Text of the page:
January 5, 2018
In December, the University of Nebraska-Lincoln's West Central Research and Extension Center wrapped up its first year of the Testing Ag Performance Solutions competition with a banquet recognizing the competition's winners in the categories of highest yield, highest input use efficiency and most profitable.
The TAPS program was born from a conversation between University of Nebraska Extension educator Chuck Burr, agriculture and water management specialist Daran Rudnick, cropping systems specialist Rodrigo Werle, and ag economist Matt Stockton,
The competition gives participants a chance to use different management practices and technologies, including tools and practices for different irrigation and nitrogen management practices, seeding rates and hybrid selection, and marketing strategies, with an emphasis on profitability.
During the first year, the competition was limited to corn production, but next year, the competition will be adding a soybean competition.
"We feel that because corn and soybeans are widely grown in Nebraska, it would be appropriate to highlight some of the challenges and opportunities for managing soybeans in addition to corn," Rudnick says.
However, it isn't yet certain what this will mean for the overall size of the competition; it may mean doubling in size with two concurrent competitions. The addition of soybeans will also mean new technologies that can be used by participants.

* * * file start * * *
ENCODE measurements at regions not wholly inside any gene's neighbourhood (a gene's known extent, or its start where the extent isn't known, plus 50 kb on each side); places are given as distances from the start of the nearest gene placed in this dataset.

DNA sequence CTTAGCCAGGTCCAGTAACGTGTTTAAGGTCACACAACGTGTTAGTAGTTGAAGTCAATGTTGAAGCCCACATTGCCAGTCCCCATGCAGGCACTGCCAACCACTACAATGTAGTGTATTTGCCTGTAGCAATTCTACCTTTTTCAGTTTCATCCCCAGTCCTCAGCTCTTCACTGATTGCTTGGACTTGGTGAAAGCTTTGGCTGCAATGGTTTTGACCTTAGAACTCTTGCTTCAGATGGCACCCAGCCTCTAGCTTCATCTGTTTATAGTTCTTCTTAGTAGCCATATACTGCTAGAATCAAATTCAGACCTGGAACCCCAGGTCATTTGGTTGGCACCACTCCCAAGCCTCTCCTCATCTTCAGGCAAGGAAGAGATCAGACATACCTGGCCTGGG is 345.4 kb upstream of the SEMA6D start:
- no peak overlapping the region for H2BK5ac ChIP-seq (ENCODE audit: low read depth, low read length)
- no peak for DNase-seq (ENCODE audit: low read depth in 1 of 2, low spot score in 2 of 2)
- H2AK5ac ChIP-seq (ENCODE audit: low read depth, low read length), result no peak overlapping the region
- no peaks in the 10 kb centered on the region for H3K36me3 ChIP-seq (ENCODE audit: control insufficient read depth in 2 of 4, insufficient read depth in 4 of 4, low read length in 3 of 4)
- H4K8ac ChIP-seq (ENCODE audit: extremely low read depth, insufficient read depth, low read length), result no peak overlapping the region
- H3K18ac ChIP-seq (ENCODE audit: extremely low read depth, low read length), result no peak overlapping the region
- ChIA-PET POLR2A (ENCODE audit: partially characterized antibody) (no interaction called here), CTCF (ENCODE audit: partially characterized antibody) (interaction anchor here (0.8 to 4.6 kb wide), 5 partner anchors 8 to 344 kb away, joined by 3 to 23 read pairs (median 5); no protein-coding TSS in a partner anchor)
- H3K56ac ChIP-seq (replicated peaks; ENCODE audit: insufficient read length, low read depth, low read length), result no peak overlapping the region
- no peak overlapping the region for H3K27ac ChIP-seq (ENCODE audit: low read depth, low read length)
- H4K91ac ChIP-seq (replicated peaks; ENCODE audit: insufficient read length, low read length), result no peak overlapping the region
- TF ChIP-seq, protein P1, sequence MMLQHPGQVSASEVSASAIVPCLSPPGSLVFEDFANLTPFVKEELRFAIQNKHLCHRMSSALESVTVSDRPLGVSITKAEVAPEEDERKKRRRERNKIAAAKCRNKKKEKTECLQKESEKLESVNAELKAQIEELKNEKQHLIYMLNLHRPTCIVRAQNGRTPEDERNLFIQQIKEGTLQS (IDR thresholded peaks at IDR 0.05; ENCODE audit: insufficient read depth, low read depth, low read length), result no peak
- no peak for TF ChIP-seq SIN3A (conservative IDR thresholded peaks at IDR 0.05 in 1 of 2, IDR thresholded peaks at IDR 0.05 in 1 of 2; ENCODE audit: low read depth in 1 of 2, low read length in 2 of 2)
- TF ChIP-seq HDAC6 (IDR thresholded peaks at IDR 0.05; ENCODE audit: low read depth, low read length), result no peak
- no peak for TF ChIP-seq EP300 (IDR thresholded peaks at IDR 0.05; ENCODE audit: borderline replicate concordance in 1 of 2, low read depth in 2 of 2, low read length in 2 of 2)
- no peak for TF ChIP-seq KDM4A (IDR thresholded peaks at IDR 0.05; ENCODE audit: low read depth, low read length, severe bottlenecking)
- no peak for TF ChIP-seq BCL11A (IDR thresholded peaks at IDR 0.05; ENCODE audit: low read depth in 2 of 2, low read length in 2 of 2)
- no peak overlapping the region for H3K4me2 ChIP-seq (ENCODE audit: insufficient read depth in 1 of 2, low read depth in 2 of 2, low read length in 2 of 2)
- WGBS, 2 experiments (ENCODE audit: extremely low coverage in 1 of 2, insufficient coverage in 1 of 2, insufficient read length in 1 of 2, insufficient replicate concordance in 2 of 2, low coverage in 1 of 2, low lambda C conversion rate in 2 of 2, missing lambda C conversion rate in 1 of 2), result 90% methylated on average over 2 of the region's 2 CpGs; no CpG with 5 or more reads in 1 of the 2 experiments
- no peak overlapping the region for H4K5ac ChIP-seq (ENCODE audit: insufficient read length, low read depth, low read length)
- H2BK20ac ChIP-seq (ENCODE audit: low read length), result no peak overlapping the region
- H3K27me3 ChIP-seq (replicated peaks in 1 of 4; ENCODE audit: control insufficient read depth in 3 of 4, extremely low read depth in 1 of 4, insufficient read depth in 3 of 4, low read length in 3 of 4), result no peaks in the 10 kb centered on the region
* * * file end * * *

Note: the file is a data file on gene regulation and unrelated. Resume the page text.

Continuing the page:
"We want to expand the competition and get more people involved. Having more people competing and doing different things will highlight some of the innovative ideas and management strategies," Rudnick adds.
Both competitions will move to a new area that was previously uniformly managed and will take place concurrently, but separate from one another.
And as the TAPS program gets off the ground, Chuck Burr notes the competition is garnering interest from other regions that are looking to establish a similar program of their own. This includes in the nearby states of Kansas, Colorado, Texas, Oklahoma and New Mexico, as well as within Nebraska.
"They really like our model of engaging with producers and those in ag to solve issues in efficiency together,” Burr says. “That's very exciting for us. We've talked about putting together how to conduct a TAPS project, kind of like a manual. So people know what to do, the kind of equipment needed."
The competition might also be opened up to other stakeholders, including UNL educators and natural resources district personnel who could plug in strategies they're researching in their areas.
Roric Paulman, a grower from Sutherland who won the award for most profitable in this year's competition, notes the program could potentially be used as an online platform for growers to learn about certain "what if" scenarios, similar to on-farm research.
"We are really establishing the process to put it right on a website and actually be able to have a producer sit there with his planning process and say, ‘If I drop this seeding rate — 2,000 seeds — and it looks like it would only cost 5 bushels, but I save $12 per acre, what's the trade-off? Can I massage this to be profitable?’" Paulman says. "We have all kinds of on-farm research, but no one has put in a systems approach for a dashboard that you can do what-ifs and adopt [and] innovate out of."
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